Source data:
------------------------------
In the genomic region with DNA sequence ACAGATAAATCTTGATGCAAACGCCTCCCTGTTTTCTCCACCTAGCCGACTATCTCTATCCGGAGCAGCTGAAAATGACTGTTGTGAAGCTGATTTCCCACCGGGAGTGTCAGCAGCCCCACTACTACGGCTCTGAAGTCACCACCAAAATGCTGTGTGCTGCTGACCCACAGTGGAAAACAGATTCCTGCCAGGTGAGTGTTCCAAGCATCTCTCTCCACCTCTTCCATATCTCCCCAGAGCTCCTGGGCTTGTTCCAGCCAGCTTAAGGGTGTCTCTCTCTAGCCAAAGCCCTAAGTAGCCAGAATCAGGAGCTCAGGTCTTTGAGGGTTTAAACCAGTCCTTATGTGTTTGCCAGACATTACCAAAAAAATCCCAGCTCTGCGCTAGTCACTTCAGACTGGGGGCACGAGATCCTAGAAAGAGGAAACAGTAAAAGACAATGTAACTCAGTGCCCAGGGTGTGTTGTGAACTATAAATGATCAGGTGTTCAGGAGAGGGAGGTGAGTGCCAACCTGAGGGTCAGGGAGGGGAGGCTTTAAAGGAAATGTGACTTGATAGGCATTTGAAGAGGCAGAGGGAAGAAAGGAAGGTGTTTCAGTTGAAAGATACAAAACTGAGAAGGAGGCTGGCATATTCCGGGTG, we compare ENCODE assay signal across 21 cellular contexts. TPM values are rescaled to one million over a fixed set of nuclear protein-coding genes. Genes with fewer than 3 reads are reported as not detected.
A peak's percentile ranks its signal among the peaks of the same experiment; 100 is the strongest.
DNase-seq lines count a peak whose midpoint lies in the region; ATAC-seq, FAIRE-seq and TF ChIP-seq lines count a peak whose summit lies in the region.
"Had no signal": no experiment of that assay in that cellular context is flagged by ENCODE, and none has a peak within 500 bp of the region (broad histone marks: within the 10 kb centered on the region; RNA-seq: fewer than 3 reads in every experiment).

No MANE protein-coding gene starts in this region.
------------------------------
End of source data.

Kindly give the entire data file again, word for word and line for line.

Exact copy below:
In the genomic region with DNA sequence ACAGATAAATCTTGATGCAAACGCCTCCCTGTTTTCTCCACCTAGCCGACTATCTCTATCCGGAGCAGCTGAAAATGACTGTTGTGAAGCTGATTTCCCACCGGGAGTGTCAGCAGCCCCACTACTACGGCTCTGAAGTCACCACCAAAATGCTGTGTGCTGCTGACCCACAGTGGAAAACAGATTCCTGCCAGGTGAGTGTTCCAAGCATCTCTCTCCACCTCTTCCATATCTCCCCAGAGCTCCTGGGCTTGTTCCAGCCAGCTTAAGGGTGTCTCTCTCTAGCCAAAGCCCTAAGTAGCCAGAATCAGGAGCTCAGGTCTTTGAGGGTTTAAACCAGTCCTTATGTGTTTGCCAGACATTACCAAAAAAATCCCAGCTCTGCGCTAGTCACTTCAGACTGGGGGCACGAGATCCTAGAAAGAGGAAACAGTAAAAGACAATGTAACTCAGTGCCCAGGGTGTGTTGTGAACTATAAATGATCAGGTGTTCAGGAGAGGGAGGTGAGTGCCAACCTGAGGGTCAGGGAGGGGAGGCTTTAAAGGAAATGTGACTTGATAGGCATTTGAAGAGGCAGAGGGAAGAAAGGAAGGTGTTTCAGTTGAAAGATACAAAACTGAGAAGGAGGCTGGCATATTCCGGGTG, we compare ENCODE assay signal across 21 cellular contexts. TPM values are rescaled to one million over a fixed set of nuclear protein-coding genes. Genes with fewer than 3 reads are reported as not detected.
A peak's percentile ranks its signal among the peaks of the same experiment; 100 is the strongest.
DNase-seq lines count a peak whose midpoint lies in the region; ATAC-seq, FAIRE-seq and TF ChIP-seq lines count a peak whose summit lies in the region.
"Had no signal": no experiment of that assay in that cellular context is flagged by ENCODE, and none has a peak within 500 bp of the region (broad histone marks: within the 10 kb centered on the region; RNA-seq: fewer than 3 reads in every experiment).

No MANE protein-coding gene starts in this region.